Read any startup blog and you’ll get to the cash vs. accrual article soon enough. Traditionally, this question of choosing either the cash basis method of accounting or accrual accounting has been posed to new business owners as if it was a one-and-done decision—choose now and forever hold your peace.

Cash basis is easier to do—simply record the income when cash is received, and expenses when they are paid. All you need is a business bank account and a basic QuickBooks subscription for that. Need something more sophisticated? The accrual method lets you record income when it’s earned and expenses when they’re incurred.

The reality of business growth demands a more nuanced approach to choosing an accounting method. In fact, it shouldn’t be an either-or question at all, says Brad Shaver, director of outsourced accounting for XMI: “It’s not, ‘Cash or accrual?’ It’s ‘Which parts of each of these methods help give your business the right visibility at the right time?’”

For early stage companies that are still determining if they have a viable business idea, cash basis accounting is enough, he says. But as you expand and want better insights, there’s a confluence of cash basis and accrual basis informally known as “modified cash basis” accounting that the majority of small- to mid-size companies utilize.

“While this doesn’t formally exist in any college accounting textbook, oftentimes business operators will elect to track certain things, primarily accounts receivable and accounts payable, through accrual, but leave the rest to cash basis,” he says.

Defining Modified Cash Basis Accounting

It’s hard to nail down a definition for modified cash basis accounting because it will look a little different for each company.

“There’s no single definition,” Shaver says. “It’s a fluid accounting method based on what is meaningful and significant to your particular business. You know cash accounting isn’t going to give you enough detail and accrual is way too much effort if you aren’t being required to do it. We don’t even use the term—it just turns out that way.”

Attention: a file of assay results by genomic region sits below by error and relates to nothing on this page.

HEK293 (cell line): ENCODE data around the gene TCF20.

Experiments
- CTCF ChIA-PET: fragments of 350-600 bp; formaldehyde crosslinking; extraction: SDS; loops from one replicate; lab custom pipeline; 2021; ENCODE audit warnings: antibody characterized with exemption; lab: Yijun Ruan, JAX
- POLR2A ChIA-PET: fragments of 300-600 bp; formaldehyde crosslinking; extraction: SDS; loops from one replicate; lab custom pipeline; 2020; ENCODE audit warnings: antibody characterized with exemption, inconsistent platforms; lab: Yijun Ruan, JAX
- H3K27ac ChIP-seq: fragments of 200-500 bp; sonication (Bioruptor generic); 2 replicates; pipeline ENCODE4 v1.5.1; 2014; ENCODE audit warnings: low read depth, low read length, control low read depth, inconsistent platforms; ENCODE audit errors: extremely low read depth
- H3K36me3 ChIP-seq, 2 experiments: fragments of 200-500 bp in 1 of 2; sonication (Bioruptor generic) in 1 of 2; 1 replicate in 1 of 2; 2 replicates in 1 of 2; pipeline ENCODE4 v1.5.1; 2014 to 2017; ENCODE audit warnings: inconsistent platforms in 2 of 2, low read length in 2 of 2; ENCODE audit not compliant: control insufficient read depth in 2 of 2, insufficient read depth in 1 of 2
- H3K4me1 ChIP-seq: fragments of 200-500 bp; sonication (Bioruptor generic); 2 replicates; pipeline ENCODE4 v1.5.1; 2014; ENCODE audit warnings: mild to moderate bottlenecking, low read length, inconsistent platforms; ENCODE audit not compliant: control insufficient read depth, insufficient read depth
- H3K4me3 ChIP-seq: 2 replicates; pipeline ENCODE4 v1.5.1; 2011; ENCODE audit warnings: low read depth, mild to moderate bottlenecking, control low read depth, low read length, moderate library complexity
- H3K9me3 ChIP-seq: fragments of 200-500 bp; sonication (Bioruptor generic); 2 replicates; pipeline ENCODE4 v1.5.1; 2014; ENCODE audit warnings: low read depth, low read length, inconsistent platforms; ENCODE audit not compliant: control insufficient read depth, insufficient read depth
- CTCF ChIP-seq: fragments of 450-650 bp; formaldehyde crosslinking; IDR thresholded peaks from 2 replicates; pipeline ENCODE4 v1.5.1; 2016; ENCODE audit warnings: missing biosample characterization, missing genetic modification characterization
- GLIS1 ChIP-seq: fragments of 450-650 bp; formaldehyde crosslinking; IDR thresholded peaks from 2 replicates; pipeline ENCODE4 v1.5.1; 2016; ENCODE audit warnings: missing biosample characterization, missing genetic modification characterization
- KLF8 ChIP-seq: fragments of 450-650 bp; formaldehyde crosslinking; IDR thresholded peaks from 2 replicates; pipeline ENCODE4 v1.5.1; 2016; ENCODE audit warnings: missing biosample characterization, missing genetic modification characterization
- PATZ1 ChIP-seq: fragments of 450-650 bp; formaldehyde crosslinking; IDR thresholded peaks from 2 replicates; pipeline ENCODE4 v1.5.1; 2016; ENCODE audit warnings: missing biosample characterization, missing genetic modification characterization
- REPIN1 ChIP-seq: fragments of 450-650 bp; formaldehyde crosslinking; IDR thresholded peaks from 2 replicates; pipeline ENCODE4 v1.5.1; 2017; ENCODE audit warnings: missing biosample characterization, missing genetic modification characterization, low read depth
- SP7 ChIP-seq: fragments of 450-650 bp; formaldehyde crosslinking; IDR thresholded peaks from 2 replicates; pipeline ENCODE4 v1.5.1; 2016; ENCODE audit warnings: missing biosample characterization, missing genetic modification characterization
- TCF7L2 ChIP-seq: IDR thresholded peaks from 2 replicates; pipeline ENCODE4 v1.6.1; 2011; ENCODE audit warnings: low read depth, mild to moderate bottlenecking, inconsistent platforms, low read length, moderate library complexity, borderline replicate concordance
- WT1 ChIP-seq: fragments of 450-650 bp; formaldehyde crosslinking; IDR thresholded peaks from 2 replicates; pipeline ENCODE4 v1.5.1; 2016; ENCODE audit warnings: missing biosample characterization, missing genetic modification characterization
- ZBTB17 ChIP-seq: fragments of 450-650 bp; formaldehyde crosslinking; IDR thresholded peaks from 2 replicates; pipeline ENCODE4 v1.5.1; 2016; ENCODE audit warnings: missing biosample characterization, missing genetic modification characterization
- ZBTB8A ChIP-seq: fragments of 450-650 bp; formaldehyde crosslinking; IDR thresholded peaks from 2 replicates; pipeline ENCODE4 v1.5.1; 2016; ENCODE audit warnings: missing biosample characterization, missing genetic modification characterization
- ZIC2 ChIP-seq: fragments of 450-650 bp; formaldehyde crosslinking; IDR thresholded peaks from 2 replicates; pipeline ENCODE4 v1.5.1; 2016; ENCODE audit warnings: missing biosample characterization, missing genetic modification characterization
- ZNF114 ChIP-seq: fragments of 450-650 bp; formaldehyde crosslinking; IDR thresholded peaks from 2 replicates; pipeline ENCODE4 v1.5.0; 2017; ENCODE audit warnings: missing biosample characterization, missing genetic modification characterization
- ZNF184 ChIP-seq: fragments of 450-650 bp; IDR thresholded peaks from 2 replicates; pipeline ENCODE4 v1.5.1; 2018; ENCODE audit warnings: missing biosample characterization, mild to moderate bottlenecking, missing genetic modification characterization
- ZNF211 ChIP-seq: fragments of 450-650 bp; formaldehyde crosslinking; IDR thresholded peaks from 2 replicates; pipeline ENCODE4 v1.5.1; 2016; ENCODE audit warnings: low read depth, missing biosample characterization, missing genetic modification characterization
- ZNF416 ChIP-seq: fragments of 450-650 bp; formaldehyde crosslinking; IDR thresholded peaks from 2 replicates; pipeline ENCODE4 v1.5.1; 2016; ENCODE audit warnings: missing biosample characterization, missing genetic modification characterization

For example, if you don’t have many prepaid expenses or they’re not large, those can be rolled into your cash basis accounting. For example, if you pay your insurance six months in advance, it doesn’t make sense to record a prepaid and expense the insurance over six months.

When It’s Time to Evolve Your Accounting Method

But there may come a time when line items you used to record in the cash column need to move to accrual. “Choosing the right option at the right time can make the difference between actionable insights and worthless data,” Shaver says. Here are some scenarios that could require your accounting method to evolve:

Your business is viable: When testing a market or business idea, cash basis accounting is probably sufficient. But as soon as you decide your business is viable and ready to move to the next level, your accounting method should evolve with it.

Outlier line items: Think about expensive subscriptions and software licenses for your team, or a long-term project that pays out unevenly. Without accrual accounting, you could look at your profit and loss statement in the wrong month and easily read things the wrong way.

Mandatory requirements: Taking on debt or undergoing an audit can be events that require moving your financials to the accrual method of accounting.

Planning an exit: If you plan to sell your business, you should consider adopting the accrual method, which gives the most insight into the financial performance of a business and illustrates an enhanced level of sophistication.

Need help deciding which accounting method is right for you? XMI can help you navigate this process regardless of the stage of your company. ““We can scale with need and sophistication,” Shaver says. “Our goal is to help you find the goldilocks method of accounting.” Email bshaver@xmigrowth.com for additional information.

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